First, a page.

Provided by: stenc_1.0.7-2_amd64
stenc - SCSI Tape Hardware Encryption Manager
stenc -g length -k file [-kd description] stenc -f device [--detail] stenc -f device -e on|mixed|rawread [-a index] [-k file] [--ckod] [--protect | --unprotect] stenc -f device -e off [-a index] [--ckod] [--protect | --unprotect] stenc --version
Allows you to manage hardware encryption on SSP enabled tape devices (LTO4, LTO5, etc).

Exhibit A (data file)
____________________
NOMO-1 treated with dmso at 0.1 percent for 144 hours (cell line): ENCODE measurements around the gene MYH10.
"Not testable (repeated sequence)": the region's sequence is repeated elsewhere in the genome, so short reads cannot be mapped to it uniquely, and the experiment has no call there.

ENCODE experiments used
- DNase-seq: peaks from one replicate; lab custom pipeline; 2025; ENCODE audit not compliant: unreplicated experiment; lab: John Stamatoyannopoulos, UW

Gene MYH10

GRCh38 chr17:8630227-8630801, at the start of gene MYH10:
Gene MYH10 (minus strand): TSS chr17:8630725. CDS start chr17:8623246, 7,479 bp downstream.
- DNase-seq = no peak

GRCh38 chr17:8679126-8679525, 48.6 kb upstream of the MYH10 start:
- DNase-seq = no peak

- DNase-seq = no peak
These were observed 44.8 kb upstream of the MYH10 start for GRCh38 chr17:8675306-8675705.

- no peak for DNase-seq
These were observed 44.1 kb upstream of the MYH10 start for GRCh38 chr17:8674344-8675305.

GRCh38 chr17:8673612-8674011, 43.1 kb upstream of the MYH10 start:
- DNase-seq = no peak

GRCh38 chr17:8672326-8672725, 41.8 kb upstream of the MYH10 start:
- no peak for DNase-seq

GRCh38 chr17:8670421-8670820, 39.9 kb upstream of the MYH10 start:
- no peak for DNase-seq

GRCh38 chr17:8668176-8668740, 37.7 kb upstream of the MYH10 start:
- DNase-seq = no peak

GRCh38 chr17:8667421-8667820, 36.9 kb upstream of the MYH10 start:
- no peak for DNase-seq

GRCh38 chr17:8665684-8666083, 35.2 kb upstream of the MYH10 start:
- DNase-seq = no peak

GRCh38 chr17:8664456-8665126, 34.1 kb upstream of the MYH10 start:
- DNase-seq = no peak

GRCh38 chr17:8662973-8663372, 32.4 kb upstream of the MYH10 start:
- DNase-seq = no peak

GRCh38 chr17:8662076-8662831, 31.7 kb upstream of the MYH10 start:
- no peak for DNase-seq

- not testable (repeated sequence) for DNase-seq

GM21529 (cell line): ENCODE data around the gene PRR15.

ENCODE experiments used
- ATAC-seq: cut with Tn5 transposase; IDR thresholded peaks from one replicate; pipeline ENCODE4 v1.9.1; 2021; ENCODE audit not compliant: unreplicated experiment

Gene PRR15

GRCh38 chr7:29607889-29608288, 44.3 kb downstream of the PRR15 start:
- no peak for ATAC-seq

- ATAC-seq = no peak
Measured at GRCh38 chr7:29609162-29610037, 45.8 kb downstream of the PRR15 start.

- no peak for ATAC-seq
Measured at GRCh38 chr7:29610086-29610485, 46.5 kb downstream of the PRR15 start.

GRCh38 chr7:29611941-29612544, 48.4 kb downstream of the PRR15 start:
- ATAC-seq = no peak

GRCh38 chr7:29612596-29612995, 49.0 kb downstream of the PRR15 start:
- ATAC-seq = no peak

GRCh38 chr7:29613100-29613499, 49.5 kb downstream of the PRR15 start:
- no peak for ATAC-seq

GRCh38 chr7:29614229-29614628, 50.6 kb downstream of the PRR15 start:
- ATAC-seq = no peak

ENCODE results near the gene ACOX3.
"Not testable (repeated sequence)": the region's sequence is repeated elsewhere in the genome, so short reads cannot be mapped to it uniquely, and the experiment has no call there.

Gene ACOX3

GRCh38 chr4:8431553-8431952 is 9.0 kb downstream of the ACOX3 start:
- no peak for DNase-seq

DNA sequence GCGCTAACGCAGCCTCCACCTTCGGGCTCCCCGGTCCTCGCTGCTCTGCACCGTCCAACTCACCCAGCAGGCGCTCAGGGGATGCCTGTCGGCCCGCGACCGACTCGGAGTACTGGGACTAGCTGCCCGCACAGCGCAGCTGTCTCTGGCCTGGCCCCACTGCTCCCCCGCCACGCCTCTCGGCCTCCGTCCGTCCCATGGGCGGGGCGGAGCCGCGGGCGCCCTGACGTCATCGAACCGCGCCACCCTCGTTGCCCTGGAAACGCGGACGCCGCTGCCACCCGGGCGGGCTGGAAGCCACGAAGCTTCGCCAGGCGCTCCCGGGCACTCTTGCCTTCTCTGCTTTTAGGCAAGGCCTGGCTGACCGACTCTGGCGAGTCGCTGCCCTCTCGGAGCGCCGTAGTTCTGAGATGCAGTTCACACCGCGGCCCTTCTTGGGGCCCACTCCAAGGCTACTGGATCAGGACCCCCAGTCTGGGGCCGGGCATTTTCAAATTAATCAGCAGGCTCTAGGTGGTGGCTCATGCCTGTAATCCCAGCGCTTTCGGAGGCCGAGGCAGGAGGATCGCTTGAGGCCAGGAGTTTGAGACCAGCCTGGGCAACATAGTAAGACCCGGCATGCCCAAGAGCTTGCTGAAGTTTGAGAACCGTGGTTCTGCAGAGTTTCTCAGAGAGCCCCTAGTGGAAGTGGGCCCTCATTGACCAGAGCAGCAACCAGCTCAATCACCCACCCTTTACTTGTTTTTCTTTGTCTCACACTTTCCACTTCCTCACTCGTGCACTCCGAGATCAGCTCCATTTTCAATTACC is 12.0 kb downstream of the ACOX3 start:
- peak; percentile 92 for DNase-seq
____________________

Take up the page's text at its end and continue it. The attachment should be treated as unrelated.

-g length -k <file to save as> [-kd <key descriptor(uKAD)>] Generates a key file of length (in bits) containing a random hexadecimal key. After entering this option, you will be required to press random keys followed by the enter key. This will seed the random number generator so that your key is more secure. Specify the file to save the key into with the -k option (you will need write permissions to that file location). Lastly you can enter an optional key description using the -kd flag (see KEY DESCRIPTORS). This key file can then be used with the -k option. You should not generate a key file over an unsecured remote session. Typically, key files should be set to 256 bits (32 hexadecimal bytes), however your device may only support 128 bits. -f device Specifies the device to use (i.e. /dev/nst0, /dev/rmt0.1, /dev/sg0). Use the lsscsi command to determine the appropriate device to use. You should always use a device name that does not rewind (i.e. use /dev/nst0 instead of /dev/st0, /dev/rmt0.1 instead of /dev/rmt0). Use commands like 'cat /proc/scsi/scsi', 'lsscsi', and 'lsdev' to determine the proper device to use. On some distros, a /dev/sg device must be used instead of a /dev/st device. If this is the only option specified, the status of the device will be displayed. To retrieve more detailed status information, add --detail. If you are root and the status command fails, either the device is incorrect (try another link to the device: /dev/rmt0.1, /dev/nst0, /dev/tape, etc.), a tape may not be in the drive, you may be using the wrong algorithm for the tape drive (see the -a option), or the device does not support SCSI Security Protocol. stenc may read up to 100 blocks of the tape, starting at the current position, in order to determine if the volume has been encrypted. For this reason, you should not run the status command while another process is accessing the drive. If the device returns Unable to determine for the volume encryption status, you may need to move to a section of the tape that contains data (i.e. mt -f <device> fsr <count>) or rewind the tape in order for stenc to output the volume status. -e on | mixed | rawread | off Sets the encryption mode for the device specified with -f option. Successful operations of this type will create an audit entry in the /var/log/stenc file. If off is not specified and the -k option is not specified, the program will require the user to enter a hexadecimal key (see KEY INPUT SYNTAX) and an optional key description (see KEY DESCRIPTORS). on - The drive will encrypt all data sent to it and will only output data it is able to decrypt, ignoring unencrypted data on the drive. mixed - The drive will encrypt all data sent to it and will output both encrypted data and unencrypted data, providing the drive is able to do so. rawread - The drive will encrypt all data sent to it and will output unencrypted data and raw encrypted data. You will probably need to have specified --unprotect when the data was written in order to read it with this option. Some drives do not support this option. See the --protect option. off - The drive will neither encrypt data sent to it, or decrypt encrypted data found on the drive. If this command fails you may have switch your algorithm or specify a different default key size when you configure the program WARNING: The SCSI device will revert all encryption settings if the tape device is power cycled (if the tape drive is extenal, it may keep the settings even if the system is rebooted). You can modify you local startup script (/etc/rc.local, /etc/rc, etc.) to set encryption at reboot if need be. If you do this, you will need to use the -k option to prevent the system from waiting on the local console user to enter the encryption key. -a index Only valid when setting encryption (see the -e option). Specifies the algorithm index to use for the device (defaults to 0, which can be changed using the --with- default-algorithm configure option). Setting encryption on/off may fail on some devices if this is not the correct algorithm for the drive (i.e. HP drives use an algorithm index of 1). --ckod Only valid when setting encryption (see the -e option). Instructs the drive to clear its encryption keys when the volume is unmounted instead of keeping it until the drive is power cycled. Some devices may not support this option. --protect | --unprotect Only valid when setting encryption (see the -e option). Instructs the drive to protect or unprotect any encrypted data from being raw read. See the -e rawread option. Some devices may not support these options. -k file Only valid when turning encryption on (see the -e option) or generating a new key (see the -g option). When turning encryption on, this specifies the location of a key file previously generated with the -g option. When generating a new key with the -g option, this specifies the key file that the new key will be saved into. Key files should be owned by root ('chown root') and only readable by root ('chmod 600'). stenc automatically chmods key files generated with the -g option.